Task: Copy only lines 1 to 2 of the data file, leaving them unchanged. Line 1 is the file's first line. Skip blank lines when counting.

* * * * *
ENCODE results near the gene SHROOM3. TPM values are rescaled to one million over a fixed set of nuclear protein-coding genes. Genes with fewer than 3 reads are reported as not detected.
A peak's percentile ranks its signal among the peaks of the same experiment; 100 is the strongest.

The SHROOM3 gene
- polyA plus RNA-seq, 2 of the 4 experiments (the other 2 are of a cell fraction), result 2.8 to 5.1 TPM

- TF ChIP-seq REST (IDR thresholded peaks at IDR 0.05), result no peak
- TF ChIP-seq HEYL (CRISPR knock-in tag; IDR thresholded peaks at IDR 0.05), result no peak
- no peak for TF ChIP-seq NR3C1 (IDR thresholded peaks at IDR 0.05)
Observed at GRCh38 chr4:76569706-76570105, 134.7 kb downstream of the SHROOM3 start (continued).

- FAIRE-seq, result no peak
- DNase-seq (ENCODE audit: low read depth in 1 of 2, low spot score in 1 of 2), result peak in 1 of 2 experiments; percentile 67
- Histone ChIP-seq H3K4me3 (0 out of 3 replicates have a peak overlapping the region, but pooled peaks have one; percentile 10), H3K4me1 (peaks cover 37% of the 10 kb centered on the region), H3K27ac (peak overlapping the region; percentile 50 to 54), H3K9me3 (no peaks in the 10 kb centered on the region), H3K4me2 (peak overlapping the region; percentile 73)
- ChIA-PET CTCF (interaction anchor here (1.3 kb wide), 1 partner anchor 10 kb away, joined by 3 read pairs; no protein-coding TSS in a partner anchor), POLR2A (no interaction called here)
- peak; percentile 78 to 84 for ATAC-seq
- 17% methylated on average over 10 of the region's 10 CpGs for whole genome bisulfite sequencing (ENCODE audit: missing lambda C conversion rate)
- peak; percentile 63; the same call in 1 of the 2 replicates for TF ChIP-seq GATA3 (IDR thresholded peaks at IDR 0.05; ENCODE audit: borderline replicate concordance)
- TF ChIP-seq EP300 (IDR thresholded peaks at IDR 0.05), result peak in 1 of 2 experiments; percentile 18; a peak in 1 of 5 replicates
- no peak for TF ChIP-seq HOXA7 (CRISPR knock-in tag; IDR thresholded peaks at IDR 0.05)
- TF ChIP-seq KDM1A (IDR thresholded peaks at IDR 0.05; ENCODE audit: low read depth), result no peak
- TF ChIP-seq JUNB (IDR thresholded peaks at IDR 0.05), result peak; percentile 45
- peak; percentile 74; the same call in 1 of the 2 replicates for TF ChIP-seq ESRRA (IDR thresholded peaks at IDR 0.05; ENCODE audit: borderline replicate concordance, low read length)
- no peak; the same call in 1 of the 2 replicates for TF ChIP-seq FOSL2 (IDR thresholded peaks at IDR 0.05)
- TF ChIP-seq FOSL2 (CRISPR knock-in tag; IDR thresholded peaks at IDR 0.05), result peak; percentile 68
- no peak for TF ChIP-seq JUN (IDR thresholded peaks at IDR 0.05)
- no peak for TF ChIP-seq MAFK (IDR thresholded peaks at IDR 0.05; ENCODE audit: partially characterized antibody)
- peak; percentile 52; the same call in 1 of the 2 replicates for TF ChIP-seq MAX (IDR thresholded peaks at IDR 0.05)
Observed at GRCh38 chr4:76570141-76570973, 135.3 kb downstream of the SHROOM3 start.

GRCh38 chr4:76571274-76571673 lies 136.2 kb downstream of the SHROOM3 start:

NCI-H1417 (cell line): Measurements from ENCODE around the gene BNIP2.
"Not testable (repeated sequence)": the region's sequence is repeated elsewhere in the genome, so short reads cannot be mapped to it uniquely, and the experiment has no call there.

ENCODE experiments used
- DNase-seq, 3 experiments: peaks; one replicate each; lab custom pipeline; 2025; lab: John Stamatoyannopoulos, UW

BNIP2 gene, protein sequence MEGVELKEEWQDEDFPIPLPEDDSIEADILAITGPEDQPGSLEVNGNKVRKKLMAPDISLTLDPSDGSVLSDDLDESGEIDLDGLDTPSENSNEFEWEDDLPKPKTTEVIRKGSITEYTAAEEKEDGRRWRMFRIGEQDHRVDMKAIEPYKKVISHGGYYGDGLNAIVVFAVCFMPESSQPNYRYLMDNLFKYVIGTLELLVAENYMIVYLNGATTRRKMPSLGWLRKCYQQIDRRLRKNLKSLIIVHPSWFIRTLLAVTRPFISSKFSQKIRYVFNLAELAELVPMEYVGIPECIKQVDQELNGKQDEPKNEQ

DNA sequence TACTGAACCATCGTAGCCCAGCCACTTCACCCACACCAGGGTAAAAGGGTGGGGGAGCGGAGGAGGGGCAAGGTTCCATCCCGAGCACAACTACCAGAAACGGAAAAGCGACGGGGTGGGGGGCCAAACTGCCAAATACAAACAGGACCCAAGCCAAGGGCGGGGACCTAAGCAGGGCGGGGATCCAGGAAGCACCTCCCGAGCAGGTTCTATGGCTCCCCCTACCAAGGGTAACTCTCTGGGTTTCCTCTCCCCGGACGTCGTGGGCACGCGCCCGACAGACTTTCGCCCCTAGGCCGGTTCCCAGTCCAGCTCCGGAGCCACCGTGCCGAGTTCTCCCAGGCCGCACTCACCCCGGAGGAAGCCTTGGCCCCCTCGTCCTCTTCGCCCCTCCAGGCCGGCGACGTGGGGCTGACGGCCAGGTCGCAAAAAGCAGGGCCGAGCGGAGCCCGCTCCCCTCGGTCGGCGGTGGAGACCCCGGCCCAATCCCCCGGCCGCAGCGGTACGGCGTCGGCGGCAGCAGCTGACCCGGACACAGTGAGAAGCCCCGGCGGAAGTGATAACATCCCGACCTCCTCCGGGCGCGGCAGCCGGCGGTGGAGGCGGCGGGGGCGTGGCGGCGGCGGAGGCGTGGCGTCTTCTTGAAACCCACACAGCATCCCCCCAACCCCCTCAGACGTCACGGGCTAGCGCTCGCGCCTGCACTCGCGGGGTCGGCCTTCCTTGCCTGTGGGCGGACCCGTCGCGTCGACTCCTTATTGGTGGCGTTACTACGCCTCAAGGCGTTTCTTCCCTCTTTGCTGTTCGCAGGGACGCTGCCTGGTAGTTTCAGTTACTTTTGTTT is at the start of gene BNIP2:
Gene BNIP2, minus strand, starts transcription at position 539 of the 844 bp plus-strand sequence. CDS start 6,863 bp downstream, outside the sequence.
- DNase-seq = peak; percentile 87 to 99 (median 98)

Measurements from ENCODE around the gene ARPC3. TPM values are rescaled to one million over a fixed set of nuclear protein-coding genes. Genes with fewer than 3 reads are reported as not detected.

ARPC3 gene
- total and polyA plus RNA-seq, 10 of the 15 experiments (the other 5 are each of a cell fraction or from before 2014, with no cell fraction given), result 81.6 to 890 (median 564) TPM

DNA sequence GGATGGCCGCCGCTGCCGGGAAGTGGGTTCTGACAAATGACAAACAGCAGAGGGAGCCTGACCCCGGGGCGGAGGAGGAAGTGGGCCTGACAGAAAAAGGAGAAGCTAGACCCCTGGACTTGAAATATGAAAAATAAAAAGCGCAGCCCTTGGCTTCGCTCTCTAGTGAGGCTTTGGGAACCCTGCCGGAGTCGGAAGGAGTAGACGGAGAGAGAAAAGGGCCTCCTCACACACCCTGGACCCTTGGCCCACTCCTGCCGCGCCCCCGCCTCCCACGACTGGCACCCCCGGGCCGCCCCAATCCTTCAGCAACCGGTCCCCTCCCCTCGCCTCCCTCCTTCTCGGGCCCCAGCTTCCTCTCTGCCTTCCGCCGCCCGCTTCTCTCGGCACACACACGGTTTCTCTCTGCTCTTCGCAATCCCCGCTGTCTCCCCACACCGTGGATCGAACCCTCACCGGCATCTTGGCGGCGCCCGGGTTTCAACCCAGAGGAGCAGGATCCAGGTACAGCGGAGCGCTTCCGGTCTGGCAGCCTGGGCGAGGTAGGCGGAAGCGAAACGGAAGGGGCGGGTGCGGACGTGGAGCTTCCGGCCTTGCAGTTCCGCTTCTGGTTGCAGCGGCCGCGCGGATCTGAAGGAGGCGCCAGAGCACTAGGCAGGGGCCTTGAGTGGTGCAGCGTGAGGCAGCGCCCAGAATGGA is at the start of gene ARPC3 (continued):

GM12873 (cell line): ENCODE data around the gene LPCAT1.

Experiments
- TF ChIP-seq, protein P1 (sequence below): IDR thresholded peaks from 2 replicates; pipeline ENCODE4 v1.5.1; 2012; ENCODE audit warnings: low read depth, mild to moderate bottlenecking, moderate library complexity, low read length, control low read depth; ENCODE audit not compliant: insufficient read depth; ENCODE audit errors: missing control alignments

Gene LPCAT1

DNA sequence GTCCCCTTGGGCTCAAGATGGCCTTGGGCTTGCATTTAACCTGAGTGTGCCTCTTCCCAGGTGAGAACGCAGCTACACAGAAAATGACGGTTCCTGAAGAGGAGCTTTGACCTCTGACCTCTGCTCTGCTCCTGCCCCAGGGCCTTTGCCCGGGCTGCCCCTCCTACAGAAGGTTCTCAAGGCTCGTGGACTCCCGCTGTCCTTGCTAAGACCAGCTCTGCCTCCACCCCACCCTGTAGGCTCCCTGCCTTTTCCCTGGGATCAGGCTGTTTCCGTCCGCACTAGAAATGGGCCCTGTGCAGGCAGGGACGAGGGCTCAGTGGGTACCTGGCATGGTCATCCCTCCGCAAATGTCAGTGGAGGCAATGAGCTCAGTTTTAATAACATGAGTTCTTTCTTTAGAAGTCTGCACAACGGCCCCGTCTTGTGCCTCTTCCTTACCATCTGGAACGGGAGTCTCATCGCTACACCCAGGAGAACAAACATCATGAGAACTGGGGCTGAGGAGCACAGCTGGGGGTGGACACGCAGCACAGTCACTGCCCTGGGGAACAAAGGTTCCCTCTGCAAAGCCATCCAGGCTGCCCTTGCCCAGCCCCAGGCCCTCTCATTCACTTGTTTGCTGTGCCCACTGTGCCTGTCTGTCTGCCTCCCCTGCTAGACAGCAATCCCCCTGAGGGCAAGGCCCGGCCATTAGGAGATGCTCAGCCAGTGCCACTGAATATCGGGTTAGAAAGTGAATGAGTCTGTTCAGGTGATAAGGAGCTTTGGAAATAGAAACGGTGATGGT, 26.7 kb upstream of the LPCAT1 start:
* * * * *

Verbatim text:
ENCODE results near the gene SHROOM3. TPM values are rescaled to one million over a fixed set of nuclear protein-coding genes. Genes with fewer than 3 reads are reported as not detected.
A peak's percentile ranks its signal among the peaks of the same experiment; 100 is the strongest.